Clinical highlights: Eye movements in Multi System Atrophy

The newsletter of this month is related to the analysis of eye movements for differential diagnosis of Multiple System Atrophy.

Clinical highlights – July 2022

We are thrilled to inform you about the science of eye tracking. Every month, we will keep you updated on the latest news shared by the scientific community. The newsletter of this month is related to the analysis of eye movements for differential diagnosis of Multiple System Atrophy.

We are also excited to announce you that a first prototype of NeuroClues TM is ready! NeuroClues* is a portable lab that will help you instantaneously measure your clinical exam. Do not hesitate to contact us for a demo.

The P3Lab team

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Multi System Atrophy (MSA) diagnostics challenges

Multiple system atrophy (MSA) is a progressive neurodegenerative disorder characterized by a combination of symptoms that affect both the autonomic nervous system and movement. The symptoms reflect the progressive loss of function and death of the different types of nerves cells in the brain and spinal cord. MSA is a rare disease with an annual rate of 0.1-3 per 100 000 depending on age and geographic region.

A distinguishing features of MSA is the accumulation of the protein alpha-synuclein in glia, similar in Parkinson’s disease, but in nerve cells. Making a diagnosis of MSA can be difficult, particularly in the early stages, in part because many of the signs are similar to those observed in Parkinson’s disease. Today, DaTscan can assess the dopamine transporter in the striatum and can help physicians determine if the condition is caused by a dopamine system disorder. However this test cannot differentiate between MSA and Parkinson’s disease.

The last two decades have laid the basis of the active search for MSA disease-modifying therapies. Significant knowledge has been generated on understanding the disease mechanisms, which made it possible to identify alpha-synuclein pathology and glial responses as significant targets to modulate the progression of the neurodegenerative process. 

Therefore finding the right biomarkers and having the tool to differentiate at early stage MSA from Parkinson’s disease would greatly accelerate clinical research by improving patient selection, shortening the timeframe needed to show that a drug has successfully engaged a disease-specific target in the brain or nervous system. Biomarkers may also be useful for determining optimal drug dosage. 

Source: ​NIH

Eye tracking, a quest for objective biomarkers in differentiating MSA from PD

There is a wealth of scientific knowledge about eye movements analysis for the differential diagnosis of MSA. We list here a few examples:

Expected variations of oculomotor biomarkers for pathological populations with movement disorders can help differentiate MSA from another movement disorder disease.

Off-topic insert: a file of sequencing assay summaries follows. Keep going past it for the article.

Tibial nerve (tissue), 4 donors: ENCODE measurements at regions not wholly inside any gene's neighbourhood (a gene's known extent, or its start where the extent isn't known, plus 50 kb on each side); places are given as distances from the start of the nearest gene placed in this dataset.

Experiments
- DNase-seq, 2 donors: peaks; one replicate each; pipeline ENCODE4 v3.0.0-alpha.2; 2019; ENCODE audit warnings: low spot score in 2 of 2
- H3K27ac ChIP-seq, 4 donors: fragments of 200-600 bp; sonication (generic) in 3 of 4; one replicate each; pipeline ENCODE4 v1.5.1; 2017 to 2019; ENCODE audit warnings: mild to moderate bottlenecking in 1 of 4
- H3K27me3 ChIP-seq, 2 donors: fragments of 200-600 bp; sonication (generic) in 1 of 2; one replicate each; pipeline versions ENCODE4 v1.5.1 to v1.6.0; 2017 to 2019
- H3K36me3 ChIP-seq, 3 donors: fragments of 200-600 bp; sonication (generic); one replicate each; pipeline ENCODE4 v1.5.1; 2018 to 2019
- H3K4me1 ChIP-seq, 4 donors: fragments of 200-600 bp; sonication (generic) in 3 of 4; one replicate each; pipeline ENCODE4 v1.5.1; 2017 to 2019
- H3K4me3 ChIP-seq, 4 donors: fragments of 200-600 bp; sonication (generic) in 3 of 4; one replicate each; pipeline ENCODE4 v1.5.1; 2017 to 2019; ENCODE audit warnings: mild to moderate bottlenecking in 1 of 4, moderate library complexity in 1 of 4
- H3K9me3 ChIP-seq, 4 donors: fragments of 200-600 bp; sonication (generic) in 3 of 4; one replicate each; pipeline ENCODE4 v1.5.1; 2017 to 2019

Légende: PD: Idiopathic Parkinson’s Disease ; MSA: Multiple System Atrophy ; CBS: Corticobasal Syndrome; PSP: Progressive Supranuclear Palsy ; LBD: Lewy body Dementia; PDD: Parkinson’s Disease Dementia; ATD: Alzheimer’s type Dementia; PNFA: Progressive Nonfluent Aphasia; FTD/tau: Frontotemporal Dementia – tauopathies ; FTD/TDP: Frontotemporal Dementia: – Proteinopathies; sw : square waves ; dbn : downbeat nystagmus ; e.s. : express saccade 

Adapté de Leigh, R. &. Zee (2015-06). The Neurology of Eye Movements. Oxford, UK: Oxford University Press. 

From December 2019 to January 2021, 30 patients with PD and 23 patients with MSA (17 with cerebellar-type MSA and 6 with parkinsonian-type MSA) had a video-oculographic recording of HITs at two university hospitals in South Korea. Researchers found that reversed (p = 0.034) and perverted (p = 0.015) catch-up saccades were more frequently observed in MSA than in PD during HITs. 

Link to the publication

Catch-up saccades are more frequently associated with MSA than with PD

Kim JG et al. in J Neurol 2021

Saccades in MSAP are characterized both by prolonged acceleration and deceleration periodes with reduced peak velocity. In contrast, the velocity profile of PD patients was characterized mainly by prolonged deceleration period

Terao et al. in Clin NeuroPhysiol 2019

According to recent findings, saccade profiles provide useful information for differentiating between PD and MSAP at early stages. While the changes in velocity profiles may be explained by the cerebellar and brainstem pathology in MSAP, the changes in velocity profile in both PD and MSAP correlated significantly with increasing severity of Parkinsonism in both disorders, suggesting a link with striatonigral pathology. 

Link to the publication

Inspection of the saccadic component of pursuit tracking revealed that in MSA saccades typically correct for position errors accumulated during SPEM epochs (“catch-up saccades”), whereas in PD, saccades were often directed toward future target positions (“anticipatory saccades”). 

Link to the publication

The differences in pursuit tracking between PD and MSA were large enough to warrant their use as ancillary diagnostic criteria for the distinction between these disorder

Pinkhardt et al. in J Neurol 2009

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